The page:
Grief & Loss

Facing a Loss

by Eric Kreye

Jim was the pastor of a small church that also operated a day-care center during the week. He will never forget the morning the police came to the church and charged him with child-molestation. One of the children passed on information that was construed as improper behavior on the pastor's part. The incident became news immediately and was displayed on the front page of the local paper. The pastor lost his position and his reputation in the community. The charges were eventually dropped, but only a small notice appeared elsewhere in the newspaper. Needless to say, the pastor and his family suffered a great deal. Even though his name was cleared, he was never able to regain the confidence he formerly enjoyed. Jim's life would never be the same again.

George was a businessman who gave an honest value for every dollar he earned. He was knowledgeable and an expert in his craft, and his business prospered. But one day things changed drastically. George lost several large accounts through no fault of his. Things looked bleak financially. He was forced to consider bankruptcy and the closing of his business. This businessman experienced an emotional roller coaster, tough for himself and his devastated family.

Barbara suddenly faced the shock of her husband's unexpected death. There was no warning that could have prepared her for the changes that would soon flood her life. Losing her husband was painful, but she also suffered other losses. She lost the new car they had recently purchased, since she would no longer be able to make the payments. And she was forced to look for a less expensive place to live.

Judy was the wife of a pastor and enjoyed the friendship of the congregation. The most difficult experience came to her each time they were asked to move to a new district. After every move Judy suffered a period of depression. It was difficult for her to leave her friends.

All of the above shared a common trauma--each experienced a significant loss. When we think of a serious loss, usually we think of losing a loved one through death. Without doubt this type of loss is the most difficult to cope with. But any significant loss is painful. Divorce with its broken relationships, loss of health, loss of wealth, even good things like retirement can bring pain. In each case the process of grieving must be faced.

This process usually comes in stages--denial, anger, bargaining, depression, and finally acceptance. The order of these stages varies from person to person with different degrees of intensity. But it is normal to suffer some pain when dealing with any major loss. Therefore, we must be patient with ourselves and the experience of others who suffer in this way.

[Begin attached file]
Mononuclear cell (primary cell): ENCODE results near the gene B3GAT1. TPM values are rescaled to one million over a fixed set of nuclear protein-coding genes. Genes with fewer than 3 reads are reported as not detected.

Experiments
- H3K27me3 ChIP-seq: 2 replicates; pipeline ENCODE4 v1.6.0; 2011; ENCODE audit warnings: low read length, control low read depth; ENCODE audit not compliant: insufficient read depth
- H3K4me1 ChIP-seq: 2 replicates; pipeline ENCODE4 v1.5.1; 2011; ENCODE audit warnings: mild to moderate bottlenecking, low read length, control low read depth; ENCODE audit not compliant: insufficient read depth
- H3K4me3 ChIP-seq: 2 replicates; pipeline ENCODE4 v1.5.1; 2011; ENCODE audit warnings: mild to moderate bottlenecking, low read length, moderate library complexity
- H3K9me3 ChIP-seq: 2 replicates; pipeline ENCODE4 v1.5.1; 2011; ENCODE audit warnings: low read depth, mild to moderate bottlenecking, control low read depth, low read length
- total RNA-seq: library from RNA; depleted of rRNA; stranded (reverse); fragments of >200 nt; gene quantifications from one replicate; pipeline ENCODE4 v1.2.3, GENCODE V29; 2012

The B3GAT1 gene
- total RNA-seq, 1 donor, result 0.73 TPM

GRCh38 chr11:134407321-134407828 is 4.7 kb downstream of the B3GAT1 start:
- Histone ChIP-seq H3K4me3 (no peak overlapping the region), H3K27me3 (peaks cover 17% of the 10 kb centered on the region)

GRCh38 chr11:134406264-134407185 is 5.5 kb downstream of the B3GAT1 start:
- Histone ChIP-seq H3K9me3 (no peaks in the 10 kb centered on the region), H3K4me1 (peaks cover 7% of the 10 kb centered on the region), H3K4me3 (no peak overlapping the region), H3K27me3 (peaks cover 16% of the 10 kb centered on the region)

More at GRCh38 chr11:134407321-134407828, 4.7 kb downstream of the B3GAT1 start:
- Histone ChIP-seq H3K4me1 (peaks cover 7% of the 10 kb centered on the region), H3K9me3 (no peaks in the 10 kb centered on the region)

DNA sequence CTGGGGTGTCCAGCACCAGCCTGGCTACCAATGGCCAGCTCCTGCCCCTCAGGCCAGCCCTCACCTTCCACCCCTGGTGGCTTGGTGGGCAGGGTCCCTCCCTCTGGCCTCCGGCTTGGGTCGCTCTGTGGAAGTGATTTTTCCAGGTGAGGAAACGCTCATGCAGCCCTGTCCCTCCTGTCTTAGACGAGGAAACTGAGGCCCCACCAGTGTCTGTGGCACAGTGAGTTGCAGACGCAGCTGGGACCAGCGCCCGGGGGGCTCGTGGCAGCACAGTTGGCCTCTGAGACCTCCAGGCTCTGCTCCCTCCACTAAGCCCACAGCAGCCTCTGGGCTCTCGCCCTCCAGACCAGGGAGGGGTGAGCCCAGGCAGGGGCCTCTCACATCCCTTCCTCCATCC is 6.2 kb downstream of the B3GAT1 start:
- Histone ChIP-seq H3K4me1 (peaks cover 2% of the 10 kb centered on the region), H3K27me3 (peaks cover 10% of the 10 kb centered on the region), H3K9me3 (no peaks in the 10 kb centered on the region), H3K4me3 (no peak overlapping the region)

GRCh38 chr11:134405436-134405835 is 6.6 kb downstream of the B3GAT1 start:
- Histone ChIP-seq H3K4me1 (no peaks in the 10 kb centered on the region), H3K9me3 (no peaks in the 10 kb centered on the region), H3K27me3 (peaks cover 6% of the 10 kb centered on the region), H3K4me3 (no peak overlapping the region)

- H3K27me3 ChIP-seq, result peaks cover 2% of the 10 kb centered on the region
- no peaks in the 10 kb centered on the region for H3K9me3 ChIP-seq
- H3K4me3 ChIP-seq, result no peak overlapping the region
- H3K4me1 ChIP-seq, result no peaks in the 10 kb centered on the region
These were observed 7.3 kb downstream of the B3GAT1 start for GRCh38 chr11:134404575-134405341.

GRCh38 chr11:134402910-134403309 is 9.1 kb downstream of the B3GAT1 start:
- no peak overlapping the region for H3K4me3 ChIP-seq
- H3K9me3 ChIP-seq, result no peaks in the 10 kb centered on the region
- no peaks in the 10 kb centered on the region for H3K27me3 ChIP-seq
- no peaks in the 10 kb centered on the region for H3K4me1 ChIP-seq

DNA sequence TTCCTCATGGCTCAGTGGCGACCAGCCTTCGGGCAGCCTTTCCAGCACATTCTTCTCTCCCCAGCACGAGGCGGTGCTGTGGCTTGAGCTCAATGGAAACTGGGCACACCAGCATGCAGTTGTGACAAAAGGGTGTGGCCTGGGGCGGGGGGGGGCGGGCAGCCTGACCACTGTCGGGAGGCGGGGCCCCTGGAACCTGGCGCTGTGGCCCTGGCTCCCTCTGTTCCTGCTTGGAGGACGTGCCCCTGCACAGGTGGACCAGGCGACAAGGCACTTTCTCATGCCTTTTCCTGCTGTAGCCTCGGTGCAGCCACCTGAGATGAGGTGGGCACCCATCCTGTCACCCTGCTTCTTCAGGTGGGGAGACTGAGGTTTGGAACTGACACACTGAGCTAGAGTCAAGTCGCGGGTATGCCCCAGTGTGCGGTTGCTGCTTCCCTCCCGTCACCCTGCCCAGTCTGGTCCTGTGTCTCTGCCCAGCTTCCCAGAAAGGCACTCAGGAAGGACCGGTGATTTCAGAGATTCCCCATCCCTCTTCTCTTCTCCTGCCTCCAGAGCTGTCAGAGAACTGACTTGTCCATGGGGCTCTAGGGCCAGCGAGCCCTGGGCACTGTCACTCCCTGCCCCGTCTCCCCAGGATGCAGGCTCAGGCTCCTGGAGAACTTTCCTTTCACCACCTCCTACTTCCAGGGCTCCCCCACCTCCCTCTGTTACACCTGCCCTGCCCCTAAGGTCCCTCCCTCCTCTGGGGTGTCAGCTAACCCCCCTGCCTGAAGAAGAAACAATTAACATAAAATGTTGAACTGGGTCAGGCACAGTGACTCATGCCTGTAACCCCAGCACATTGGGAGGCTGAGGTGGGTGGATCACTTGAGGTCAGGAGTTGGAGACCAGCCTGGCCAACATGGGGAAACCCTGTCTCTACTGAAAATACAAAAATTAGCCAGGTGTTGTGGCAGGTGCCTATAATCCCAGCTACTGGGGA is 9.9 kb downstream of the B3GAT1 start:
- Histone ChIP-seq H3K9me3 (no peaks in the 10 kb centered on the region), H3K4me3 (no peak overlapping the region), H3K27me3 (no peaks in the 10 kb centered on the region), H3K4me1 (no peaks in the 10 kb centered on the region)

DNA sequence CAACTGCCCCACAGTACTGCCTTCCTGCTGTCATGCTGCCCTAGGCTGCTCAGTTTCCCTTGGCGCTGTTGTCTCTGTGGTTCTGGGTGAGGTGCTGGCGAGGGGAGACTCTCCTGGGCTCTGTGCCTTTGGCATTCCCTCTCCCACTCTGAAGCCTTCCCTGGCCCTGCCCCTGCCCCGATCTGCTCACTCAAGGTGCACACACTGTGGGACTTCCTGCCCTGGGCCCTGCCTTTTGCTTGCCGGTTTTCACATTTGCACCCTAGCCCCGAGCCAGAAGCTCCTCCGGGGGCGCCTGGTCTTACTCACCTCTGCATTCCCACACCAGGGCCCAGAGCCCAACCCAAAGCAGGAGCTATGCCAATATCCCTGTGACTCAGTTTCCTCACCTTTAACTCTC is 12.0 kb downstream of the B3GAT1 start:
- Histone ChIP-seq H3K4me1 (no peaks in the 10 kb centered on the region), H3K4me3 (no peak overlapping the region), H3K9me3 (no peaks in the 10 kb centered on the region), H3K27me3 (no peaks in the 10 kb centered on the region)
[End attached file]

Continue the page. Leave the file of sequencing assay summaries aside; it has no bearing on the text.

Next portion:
There is no one way to grieve. We are all different and we face the grieving process in our own personal way. But there are some things that have proven helpful to those who face major losses.

Talk about the loss even though it may bring pain. Larry Yeagley, the originator and author of the Grief Recovery Program, writes, "Without hurting there is no healing." Because of the pain involved, it is tempting to run away from it all, to withdraw within yourself and stuff the painful emotions. But Larry suggests that by trying to avoid these feelings of pain, recovery can be delayed and often unexpected physical and emotional side effects result. One hurting person shared, "Feelings we don't deal with do not die, but are buried inside us--alive." In other words, those painful feelings remain hidden inside, waiting for a future time when they will have to be dealt with.

Seek out a sympathetic friend who will listen to you. This can be a family member or a trusted friend. (One caution: Remember that family members may be going through emotional turmoil themselves and may not be able to give you the needed help at this particular time.) If no friend or family member is available to meet your need for a sympathic ear to listen, seek out a support group. (A local hospital or other agencies in the community can direct you to an appropriate support system.)

Just talking about loss, whatever the situation, helps to resolve the denials that so many people experience. For example, one individual could not face the reality that her husband had died, and she called the hospital every day for eight months. She repeatedly asked someone on the staff how her husband was doing. She was reminded gently that her husband had passed away. Finally the lady sought out a support group of individuals who had gone through similar loss. At last she began to talk about the death of her husband and only then did she discontinue her daily phone calls to the hospital.